Yea, I think we all agree about how magic in Tolkien is fundamentally different from other settings, in that itīs not just another form of cause-effect technology, but really something intrinsic to the natural world. That magical world, in the sense that mountains and rivers, beasts and plants all are alive and interlinked with themselves and the powers is something that I really love about his work and that sets it apart from most other fantasy stories, in that it really creates a feeling of being in a different world, not just our current mentality tranported to a medieval/fantasy surrounding.

There were several really good posts explaining it better and I wonīt dwell too much on it again. I only commented because, even so, there is also every so often more explicit magic, particularly when the big guys, like Mayas and Istari, do it. Morgothīs creation of the orcs by twisting the elves and Sauronīs necromancy is pretty "high" magical too.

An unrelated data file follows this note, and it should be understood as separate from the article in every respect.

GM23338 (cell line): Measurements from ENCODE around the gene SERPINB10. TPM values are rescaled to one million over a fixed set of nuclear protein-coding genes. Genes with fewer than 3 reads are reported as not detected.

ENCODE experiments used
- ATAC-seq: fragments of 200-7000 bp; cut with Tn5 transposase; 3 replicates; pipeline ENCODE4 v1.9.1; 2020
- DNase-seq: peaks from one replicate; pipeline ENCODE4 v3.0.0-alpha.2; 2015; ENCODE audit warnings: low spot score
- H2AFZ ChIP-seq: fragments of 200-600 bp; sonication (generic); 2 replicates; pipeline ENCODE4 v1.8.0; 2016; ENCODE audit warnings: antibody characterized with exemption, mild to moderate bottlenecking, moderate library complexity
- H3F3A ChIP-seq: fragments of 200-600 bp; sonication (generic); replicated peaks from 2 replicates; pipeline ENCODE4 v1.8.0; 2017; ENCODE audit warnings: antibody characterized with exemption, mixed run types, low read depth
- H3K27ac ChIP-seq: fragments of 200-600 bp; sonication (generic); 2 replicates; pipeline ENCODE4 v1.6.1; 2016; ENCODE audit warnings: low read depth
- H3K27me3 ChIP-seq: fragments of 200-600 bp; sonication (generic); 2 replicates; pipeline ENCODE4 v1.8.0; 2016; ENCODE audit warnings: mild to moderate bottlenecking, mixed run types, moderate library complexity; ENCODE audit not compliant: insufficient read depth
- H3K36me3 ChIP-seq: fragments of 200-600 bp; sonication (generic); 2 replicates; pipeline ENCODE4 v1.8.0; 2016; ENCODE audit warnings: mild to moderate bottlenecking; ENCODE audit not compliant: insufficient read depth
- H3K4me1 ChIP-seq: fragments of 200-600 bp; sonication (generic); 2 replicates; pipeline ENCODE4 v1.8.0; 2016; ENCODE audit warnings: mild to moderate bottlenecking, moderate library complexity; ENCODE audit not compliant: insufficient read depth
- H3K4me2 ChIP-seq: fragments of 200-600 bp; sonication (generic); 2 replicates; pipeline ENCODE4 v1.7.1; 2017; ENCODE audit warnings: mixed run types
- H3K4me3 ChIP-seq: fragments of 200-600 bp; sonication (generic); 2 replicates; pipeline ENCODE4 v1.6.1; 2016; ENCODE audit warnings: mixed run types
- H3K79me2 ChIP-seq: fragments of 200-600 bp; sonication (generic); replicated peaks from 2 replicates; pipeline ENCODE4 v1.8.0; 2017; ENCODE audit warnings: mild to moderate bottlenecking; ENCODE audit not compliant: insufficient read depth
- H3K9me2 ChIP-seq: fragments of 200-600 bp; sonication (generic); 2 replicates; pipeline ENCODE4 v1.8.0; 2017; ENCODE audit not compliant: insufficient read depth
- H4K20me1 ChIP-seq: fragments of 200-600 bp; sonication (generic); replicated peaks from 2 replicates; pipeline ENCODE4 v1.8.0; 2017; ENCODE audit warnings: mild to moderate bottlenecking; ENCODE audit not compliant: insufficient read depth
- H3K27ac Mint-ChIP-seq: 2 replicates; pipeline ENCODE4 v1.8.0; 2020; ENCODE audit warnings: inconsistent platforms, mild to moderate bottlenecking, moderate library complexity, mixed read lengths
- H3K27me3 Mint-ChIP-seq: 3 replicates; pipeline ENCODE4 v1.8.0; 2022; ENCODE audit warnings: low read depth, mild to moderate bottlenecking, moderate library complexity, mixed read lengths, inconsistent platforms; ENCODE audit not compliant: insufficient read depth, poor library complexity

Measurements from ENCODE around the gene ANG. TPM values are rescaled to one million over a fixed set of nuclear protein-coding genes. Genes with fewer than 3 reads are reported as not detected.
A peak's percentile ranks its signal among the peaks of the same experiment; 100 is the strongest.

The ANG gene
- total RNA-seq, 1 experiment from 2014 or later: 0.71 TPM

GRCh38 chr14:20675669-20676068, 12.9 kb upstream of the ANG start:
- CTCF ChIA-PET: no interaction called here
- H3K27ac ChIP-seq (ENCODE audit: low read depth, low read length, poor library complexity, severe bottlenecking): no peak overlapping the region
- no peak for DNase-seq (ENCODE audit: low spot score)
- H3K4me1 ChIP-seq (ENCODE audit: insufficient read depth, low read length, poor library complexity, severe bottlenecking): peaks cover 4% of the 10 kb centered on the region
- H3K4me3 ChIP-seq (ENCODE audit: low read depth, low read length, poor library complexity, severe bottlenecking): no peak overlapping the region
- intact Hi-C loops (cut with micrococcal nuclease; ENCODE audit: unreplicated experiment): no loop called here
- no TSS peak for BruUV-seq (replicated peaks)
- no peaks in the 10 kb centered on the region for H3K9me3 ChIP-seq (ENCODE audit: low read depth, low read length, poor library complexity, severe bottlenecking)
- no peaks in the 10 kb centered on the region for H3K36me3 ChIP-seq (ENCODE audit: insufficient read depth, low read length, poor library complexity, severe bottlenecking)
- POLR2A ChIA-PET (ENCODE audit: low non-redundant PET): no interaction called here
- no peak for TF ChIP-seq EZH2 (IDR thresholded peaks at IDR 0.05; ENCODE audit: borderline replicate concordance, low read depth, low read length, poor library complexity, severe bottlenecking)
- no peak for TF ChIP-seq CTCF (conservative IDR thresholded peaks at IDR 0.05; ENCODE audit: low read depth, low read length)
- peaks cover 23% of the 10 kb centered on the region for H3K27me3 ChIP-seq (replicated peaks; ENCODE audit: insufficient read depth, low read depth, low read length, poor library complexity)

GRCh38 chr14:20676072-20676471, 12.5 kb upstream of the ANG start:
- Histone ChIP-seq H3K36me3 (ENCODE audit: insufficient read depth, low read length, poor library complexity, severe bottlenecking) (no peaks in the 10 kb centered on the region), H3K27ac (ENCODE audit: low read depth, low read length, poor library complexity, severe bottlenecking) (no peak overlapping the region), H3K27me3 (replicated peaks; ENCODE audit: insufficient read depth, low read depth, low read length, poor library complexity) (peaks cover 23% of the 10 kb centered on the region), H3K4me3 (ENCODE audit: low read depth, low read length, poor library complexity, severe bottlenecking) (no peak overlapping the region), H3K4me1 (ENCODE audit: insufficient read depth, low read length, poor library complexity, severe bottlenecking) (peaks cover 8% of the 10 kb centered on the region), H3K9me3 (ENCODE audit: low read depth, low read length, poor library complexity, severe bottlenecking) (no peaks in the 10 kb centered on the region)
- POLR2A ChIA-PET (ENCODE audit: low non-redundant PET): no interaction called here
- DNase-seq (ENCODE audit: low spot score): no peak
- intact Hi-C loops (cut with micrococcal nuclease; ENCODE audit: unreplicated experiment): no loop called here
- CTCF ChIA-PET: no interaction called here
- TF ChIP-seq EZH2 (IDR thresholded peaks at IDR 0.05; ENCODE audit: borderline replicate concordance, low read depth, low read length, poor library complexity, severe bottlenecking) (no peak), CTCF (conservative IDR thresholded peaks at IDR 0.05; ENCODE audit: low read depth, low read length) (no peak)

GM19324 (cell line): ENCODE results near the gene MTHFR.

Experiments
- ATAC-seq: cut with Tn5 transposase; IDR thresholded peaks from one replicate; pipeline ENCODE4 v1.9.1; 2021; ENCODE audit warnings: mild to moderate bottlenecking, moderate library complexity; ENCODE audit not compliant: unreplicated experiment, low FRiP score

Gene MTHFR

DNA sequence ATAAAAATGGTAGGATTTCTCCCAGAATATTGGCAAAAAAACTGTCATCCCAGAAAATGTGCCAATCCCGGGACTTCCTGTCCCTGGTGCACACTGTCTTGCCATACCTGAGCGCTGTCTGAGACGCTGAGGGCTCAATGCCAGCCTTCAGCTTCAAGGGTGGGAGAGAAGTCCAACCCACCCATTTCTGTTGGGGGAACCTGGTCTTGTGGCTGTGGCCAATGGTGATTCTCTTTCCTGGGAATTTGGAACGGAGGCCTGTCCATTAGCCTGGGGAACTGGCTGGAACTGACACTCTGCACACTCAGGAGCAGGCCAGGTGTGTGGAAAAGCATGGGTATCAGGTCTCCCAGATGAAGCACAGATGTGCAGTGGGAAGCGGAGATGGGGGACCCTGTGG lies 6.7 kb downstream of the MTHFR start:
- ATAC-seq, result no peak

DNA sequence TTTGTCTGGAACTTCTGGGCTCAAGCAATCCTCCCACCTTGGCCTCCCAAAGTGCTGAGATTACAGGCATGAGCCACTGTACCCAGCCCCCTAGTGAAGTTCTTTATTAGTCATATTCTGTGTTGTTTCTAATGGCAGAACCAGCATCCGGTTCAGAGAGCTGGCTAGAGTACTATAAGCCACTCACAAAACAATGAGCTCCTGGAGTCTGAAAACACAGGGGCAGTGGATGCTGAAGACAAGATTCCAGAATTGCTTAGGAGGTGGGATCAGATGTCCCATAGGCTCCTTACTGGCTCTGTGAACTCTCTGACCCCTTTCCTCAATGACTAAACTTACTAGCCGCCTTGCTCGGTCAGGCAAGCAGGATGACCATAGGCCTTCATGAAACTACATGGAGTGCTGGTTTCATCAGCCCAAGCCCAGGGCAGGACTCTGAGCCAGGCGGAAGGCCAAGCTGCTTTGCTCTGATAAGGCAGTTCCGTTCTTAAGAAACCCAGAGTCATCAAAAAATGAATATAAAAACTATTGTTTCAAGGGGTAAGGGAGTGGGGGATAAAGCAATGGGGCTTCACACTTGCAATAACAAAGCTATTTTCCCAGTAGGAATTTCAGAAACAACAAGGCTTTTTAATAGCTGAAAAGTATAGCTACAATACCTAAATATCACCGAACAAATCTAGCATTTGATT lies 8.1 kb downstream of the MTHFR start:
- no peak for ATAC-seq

As to the games, I guess I never perceived the possibility of too explicit magic in lotr/wotr because the way my gaming group plays these systems is quite fluff and background focused. Still, despite some possible exaggerations in WOTR, both systems are clearly different to other "high magic" systems.

PS. Yes, the Tupinamba and the whole history of Brazilian colonizations and its wars are quite interesting and could give good tabletop inspiration. Someday Iīll build my "Bandeirantes" themed Empire force for WHFB, with Tupis as free company and flagellants.